Image courtesy of The Independent
The long awaited encyclical on the environment has arrived! Pope Francis has released Laudato Si, an encyclical on the environment on 18th June 2015.
This video has ten key points from the document:
1- What is an encyclical?
Considered one of the weightiest forms of papal writing, an encyclical takes the form of a letter, usually addressed to members of the Catholic Church but sometimes also to society at large. A pontiff typically expands on some teaching of the Catholic faith, pointing out errors that could threaten the faithful’s understanding of Catholic doctrine or suggesting possible solutions to global problems.
2- How many encyclicals has Pope Francis written?
Pope Francis has published two encyclicals: “Lumen Fidei” (“Light of Faith”), released in 2013, and now “Laudato Si’” (“Be Praised”). However, the former was largely the work of his predecessor, Pope Benedict XVI, so the latter is the first to express Pope Francis’ distinctive teaching.
3- Why has this encyclical received so much attention?
No previous pope has devoted an entire encyclical to the environment. Moreover, Pope Francis has said he wants it to “make a contribution” to a Paris summit on climate change at the end of this year. The pope’s huge popularity and moral suasion means his stance could influence the debate.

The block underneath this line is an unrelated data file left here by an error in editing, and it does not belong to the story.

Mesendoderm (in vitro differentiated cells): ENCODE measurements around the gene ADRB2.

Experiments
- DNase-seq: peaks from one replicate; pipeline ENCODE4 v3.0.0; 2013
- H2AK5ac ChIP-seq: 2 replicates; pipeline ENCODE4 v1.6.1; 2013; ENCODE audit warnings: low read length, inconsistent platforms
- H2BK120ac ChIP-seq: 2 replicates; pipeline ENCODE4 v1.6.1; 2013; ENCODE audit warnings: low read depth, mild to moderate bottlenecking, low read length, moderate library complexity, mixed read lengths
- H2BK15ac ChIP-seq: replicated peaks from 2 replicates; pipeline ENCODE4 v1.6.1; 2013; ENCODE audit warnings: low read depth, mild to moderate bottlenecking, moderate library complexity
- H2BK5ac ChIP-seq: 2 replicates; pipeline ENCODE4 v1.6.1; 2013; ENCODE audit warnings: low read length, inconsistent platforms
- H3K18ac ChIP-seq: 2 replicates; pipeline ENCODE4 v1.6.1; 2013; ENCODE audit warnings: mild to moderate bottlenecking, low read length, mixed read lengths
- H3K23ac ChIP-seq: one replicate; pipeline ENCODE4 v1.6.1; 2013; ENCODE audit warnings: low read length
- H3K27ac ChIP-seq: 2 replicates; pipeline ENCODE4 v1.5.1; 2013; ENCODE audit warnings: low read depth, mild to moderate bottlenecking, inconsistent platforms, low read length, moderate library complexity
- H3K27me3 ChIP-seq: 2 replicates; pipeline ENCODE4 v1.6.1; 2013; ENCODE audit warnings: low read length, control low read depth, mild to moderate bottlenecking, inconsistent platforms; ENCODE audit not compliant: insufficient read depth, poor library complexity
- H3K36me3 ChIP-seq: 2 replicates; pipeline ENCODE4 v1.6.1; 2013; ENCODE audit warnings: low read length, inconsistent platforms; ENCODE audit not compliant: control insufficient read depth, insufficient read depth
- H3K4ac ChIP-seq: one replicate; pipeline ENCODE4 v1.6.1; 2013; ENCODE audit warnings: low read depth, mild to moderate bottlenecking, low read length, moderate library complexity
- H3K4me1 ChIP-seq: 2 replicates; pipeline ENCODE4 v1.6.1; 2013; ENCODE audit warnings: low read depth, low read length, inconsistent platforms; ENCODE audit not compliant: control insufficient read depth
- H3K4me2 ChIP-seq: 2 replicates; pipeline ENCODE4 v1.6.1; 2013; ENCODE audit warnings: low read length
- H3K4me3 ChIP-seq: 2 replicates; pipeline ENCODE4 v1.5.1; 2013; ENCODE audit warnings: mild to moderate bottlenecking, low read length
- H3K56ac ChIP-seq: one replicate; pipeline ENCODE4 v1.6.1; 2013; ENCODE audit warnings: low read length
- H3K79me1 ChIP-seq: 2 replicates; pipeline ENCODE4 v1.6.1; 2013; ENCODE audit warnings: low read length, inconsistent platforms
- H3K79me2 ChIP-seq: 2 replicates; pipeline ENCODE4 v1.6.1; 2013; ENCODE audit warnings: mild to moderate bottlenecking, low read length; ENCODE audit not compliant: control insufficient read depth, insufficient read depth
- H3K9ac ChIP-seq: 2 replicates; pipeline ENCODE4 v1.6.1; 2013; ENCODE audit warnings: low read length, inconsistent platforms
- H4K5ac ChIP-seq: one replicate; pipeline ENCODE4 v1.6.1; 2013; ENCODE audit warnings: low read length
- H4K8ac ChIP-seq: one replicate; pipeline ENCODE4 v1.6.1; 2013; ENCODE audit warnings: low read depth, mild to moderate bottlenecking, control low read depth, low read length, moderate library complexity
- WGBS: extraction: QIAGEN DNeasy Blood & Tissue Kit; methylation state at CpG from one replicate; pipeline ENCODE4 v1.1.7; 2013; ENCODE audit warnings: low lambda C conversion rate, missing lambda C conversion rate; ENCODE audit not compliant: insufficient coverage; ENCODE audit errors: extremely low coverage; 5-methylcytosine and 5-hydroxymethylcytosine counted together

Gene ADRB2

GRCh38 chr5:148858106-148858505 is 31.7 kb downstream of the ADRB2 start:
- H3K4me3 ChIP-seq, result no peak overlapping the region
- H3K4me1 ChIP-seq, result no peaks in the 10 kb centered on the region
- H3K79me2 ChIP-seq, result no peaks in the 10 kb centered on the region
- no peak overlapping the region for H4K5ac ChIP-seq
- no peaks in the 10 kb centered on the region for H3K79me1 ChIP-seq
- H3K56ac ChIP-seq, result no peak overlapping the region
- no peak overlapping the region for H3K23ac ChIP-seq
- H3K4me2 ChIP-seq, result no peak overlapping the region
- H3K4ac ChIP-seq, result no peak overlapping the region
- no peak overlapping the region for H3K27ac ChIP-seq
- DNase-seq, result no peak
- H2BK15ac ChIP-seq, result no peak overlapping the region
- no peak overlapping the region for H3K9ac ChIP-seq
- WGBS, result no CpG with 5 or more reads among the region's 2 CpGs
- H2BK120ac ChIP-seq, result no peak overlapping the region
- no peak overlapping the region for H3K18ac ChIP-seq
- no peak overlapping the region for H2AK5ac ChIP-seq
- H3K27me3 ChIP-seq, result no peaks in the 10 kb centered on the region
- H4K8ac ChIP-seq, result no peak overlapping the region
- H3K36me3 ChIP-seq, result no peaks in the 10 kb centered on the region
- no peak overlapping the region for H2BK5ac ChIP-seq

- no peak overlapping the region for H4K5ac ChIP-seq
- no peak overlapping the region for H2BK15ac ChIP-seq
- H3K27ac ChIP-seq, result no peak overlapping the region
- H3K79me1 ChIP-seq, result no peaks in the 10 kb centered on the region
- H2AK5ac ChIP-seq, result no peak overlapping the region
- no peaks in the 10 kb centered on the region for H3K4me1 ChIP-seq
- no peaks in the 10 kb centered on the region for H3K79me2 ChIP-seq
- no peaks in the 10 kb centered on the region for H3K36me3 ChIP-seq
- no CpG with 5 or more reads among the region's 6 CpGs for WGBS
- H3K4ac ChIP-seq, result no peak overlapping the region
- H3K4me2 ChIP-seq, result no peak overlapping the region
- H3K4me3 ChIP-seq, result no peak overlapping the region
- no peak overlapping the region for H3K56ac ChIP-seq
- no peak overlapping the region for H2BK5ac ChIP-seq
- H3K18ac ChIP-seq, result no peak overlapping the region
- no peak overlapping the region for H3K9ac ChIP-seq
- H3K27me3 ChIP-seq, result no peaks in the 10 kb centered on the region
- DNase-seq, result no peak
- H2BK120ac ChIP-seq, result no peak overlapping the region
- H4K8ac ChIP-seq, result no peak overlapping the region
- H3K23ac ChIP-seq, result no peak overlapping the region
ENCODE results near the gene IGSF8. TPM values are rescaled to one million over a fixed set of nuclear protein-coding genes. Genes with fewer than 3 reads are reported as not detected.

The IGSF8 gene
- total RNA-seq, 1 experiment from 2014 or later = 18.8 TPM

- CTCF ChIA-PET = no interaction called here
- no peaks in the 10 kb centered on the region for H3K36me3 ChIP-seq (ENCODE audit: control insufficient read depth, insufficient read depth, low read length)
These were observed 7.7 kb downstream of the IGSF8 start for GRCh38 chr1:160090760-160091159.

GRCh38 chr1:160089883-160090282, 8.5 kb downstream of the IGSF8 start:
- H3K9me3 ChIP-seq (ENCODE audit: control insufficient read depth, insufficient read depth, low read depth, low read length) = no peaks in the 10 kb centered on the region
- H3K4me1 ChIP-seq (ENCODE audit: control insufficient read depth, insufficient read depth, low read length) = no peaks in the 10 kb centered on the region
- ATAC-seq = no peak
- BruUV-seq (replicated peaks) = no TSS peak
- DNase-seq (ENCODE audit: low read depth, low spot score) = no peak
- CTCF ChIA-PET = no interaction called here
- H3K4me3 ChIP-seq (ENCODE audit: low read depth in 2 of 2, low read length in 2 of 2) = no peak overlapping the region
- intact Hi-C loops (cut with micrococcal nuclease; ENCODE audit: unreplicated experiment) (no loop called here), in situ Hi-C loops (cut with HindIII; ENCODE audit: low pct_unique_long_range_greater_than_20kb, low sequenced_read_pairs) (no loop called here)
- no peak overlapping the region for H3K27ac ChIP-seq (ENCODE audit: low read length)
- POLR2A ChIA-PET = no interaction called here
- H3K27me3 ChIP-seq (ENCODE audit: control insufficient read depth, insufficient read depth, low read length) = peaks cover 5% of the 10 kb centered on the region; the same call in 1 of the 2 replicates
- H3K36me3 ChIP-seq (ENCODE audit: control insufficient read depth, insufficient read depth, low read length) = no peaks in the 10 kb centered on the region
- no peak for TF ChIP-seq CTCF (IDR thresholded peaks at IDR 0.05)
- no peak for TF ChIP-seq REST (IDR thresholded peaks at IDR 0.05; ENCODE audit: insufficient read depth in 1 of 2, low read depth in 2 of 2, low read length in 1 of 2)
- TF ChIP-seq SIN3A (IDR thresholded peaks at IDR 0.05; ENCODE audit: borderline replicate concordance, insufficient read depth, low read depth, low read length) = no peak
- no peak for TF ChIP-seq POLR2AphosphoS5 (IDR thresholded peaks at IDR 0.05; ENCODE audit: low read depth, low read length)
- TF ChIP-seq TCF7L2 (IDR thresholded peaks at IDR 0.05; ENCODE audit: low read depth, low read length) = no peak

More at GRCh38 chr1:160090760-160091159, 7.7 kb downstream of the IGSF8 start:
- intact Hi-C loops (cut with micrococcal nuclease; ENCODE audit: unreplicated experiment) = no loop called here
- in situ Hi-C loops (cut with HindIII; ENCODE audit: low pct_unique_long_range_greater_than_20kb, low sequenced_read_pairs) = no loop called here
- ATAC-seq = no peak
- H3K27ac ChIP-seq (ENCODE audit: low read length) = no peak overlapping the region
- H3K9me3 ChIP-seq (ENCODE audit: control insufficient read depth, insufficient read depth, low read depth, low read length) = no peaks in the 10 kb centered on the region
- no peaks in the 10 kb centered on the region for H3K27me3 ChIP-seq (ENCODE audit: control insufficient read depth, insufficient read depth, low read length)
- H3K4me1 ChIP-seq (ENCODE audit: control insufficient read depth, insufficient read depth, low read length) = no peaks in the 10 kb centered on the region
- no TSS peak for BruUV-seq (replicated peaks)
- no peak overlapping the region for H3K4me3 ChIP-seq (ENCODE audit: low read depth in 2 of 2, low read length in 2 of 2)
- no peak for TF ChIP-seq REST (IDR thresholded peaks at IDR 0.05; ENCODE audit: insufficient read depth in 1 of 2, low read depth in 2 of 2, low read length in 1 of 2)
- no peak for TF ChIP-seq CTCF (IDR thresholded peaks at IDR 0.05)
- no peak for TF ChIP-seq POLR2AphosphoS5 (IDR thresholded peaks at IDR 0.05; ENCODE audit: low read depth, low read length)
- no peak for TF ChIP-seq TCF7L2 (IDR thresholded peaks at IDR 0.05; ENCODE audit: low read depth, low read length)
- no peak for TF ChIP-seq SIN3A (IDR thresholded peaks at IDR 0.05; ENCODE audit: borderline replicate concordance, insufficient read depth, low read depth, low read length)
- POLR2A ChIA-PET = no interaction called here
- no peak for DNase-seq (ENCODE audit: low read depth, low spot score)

4- What does the encyclical say about climate change?
Pope Francis calls global warming a major threat to life on the planet and says it is mainly caused by human activity. He argues there is an “urgent” need for policies that reduce carbon emissions, among other ways, by “substituting for fossil fuels and developing sources of renewable energy.”
5- What other topics does the encyclical address?
It highlights the depletion of clean water and the loss of biodiversity. The 183-page encyclical includes an extensive section on Catholic theology of creation and critiques of economic globalization and consumer culture. Emphasizing his signature theme of economic justice, Pope Francis focuses on the unequal social effects of environmental problems on the “most vulnerable people on the planet.”
Published in the WSJ <here>
Here are a few key quotes:
On waste - The Earth, our home, is beginning to look more and more like an immense pile of filth.
On the extinction of species - Because of us, thousands of species will no longer give glory to God by their very existence, nor convey their message to us. We have no such right.
On God’s love - The entire material universe speaks of God’s love, his boundless affection for us. Soil, water, mountains: everything is, as it were, a caress of God.
More found <here> in the Catholic Herald
CAFOD have also produced some great resources: